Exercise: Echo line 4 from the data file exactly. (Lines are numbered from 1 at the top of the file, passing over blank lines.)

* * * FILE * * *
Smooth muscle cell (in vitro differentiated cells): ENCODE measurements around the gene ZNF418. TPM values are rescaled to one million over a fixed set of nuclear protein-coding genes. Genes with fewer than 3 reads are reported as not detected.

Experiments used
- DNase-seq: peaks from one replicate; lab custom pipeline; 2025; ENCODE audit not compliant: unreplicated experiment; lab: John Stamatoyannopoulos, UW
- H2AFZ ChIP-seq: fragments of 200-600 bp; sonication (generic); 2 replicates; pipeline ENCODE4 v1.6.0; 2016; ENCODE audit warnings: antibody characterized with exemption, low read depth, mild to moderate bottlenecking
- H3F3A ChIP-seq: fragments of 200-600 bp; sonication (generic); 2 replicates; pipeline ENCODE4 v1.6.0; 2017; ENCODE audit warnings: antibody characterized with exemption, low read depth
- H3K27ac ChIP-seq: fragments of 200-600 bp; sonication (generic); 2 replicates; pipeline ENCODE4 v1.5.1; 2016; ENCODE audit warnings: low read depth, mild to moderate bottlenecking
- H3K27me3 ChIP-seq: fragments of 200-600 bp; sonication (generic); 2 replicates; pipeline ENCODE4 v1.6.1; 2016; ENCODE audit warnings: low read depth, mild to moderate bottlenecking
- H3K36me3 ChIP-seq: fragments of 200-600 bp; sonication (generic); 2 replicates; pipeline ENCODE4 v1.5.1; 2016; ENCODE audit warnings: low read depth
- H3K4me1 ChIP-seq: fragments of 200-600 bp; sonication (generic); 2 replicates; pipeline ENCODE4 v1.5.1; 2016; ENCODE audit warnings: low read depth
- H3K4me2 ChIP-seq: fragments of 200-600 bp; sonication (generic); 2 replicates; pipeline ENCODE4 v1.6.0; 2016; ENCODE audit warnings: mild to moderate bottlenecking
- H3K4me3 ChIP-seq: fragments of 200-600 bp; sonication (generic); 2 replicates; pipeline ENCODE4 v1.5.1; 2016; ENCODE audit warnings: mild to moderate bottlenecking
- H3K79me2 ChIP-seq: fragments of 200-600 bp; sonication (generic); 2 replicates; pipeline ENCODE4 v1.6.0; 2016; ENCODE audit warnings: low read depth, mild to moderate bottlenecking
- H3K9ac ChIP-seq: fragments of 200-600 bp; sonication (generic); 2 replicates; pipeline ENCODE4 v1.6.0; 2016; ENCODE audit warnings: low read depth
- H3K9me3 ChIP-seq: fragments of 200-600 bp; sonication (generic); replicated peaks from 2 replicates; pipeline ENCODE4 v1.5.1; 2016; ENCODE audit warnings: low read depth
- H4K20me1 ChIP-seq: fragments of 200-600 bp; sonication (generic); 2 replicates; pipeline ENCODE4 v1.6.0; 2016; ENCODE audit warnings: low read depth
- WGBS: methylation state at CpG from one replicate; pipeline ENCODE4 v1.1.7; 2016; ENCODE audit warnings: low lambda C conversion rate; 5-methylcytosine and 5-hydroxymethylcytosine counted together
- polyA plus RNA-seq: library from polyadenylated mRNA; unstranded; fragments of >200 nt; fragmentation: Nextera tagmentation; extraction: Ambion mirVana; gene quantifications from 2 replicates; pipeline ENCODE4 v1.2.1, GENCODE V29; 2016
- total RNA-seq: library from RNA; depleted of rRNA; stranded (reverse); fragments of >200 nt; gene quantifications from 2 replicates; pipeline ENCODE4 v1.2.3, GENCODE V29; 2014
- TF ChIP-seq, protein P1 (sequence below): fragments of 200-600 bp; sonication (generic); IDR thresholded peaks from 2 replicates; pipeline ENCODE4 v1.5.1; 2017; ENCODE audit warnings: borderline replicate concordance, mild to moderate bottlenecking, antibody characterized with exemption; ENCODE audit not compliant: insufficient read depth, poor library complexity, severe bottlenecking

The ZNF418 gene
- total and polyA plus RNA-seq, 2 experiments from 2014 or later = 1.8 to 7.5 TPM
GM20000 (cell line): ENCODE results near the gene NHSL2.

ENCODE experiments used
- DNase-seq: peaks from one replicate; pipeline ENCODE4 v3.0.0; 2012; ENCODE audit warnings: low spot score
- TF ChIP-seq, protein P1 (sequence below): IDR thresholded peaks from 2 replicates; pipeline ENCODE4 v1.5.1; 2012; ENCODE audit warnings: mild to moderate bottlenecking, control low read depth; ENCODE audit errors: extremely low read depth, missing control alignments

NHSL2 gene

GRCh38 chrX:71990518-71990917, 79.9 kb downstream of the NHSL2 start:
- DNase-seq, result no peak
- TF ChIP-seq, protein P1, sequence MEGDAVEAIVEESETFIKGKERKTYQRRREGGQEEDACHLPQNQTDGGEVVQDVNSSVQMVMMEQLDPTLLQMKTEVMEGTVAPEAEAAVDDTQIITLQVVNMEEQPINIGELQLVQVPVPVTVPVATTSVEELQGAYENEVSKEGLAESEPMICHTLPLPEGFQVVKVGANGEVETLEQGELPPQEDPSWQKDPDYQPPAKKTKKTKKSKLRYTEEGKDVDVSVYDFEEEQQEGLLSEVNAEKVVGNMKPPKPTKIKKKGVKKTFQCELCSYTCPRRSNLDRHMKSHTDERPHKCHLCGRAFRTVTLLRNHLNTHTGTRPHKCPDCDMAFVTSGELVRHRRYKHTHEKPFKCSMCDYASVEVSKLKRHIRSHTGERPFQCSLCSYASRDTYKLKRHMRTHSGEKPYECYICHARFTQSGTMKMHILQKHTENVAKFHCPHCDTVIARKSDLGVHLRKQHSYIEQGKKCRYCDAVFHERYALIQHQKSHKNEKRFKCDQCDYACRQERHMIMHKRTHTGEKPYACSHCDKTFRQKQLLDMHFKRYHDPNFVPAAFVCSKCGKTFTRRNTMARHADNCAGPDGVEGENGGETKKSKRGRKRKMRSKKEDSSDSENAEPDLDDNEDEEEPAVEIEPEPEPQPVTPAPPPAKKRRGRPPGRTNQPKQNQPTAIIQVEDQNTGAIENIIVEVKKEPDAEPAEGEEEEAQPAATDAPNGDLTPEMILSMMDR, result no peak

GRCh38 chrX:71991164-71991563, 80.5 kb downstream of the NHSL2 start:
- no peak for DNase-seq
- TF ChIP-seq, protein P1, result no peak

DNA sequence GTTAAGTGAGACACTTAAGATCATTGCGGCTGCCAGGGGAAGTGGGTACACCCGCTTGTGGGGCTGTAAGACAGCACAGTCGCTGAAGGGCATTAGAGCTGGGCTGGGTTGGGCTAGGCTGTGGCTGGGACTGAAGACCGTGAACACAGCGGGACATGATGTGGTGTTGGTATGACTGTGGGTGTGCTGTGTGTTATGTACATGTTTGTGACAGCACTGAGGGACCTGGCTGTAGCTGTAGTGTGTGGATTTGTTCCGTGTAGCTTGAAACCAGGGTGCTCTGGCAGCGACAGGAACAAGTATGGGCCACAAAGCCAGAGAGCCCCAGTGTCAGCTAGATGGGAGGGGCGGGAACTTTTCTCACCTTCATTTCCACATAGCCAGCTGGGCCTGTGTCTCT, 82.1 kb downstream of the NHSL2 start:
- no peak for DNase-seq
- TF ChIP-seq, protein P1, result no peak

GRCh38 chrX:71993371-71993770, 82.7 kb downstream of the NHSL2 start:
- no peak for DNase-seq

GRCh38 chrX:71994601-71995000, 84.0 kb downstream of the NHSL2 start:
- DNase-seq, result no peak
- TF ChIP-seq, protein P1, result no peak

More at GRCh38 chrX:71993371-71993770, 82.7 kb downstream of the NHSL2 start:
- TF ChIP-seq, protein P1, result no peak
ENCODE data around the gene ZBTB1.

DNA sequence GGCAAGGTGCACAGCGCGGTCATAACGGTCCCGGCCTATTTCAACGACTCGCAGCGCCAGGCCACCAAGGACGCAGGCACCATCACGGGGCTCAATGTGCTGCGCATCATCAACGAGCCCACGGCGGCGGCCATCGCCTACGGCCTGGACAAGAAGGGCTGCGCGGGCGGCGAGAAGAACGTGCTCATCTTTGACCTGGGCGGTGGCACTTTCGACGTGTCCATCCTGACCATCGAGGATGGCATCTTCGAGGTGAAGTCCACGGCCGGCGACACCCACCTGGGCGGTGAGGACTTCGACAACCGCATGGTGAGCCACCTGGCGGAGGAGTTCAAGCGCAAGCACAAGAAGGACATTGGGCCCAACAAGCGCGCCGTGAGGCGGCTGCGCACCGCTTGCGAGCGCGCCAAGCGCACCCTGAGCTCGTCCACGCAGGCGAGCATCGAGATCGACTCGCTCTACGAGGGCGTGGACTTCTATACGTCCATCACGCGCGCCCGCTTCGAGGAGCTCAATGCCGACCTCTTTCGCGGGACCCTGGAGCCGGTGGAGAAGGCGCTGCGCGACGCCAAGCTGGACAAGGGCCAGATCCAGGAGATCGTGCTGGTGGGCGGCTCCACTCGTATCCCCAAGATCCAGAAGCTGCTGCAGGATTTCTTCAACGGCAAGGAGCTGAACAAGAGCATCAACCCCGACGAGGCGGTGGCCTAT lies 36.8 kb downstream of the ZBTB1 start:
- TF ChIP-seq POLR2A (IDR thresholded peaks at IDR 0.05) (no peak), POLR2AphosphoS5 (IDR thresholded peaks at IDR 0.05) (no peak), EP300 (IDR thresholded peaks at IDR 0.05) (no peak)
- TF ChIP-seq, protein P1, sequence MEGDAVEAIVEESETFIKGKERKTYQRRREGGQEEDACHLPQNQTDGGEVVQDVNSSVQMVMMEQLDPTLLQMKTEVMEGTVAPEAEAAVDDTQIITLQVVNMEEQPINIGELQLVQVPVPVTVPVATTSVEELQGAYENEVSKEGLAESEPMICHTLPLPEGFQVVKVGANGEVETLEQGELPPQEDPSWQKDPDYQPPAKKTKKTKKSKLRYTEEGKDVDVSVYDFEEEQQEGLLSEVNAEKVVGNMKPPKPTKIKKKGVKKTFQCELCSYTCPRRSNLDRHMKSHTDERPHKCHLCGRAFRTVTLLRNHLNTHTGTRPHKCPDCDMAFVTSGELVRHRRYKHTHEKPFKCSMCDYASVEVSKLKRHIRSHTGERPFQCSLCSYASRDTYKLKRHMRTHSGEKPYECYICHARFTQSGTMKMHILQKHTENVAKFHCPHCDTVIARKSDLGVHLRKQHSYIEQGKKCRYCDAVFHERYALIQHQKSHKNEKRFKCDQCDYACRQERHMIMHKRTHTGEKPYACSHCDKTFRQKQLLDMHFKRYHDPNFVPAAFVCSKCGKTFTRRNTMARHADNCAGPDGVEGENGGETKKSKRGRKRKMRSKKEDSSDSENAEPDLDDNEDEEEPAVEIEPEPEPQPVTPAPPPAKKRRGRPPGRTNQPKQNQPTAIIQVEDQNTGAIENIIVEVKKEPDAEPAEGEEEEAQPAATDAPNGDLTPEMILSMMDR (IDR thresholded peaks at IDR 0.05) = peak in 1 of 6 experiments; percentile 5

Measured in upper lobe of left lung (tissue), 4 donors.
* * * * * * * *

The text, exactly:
- H2AFZ ChIP-seq: fragments of 200-600 bp; sonication (generic); 2 replicates; pipeline ENCODE4 v1.6.0; 2016; ENCODE audit warnings: antibody characterized with exemption, low read depth, mild to moderate bottlenecking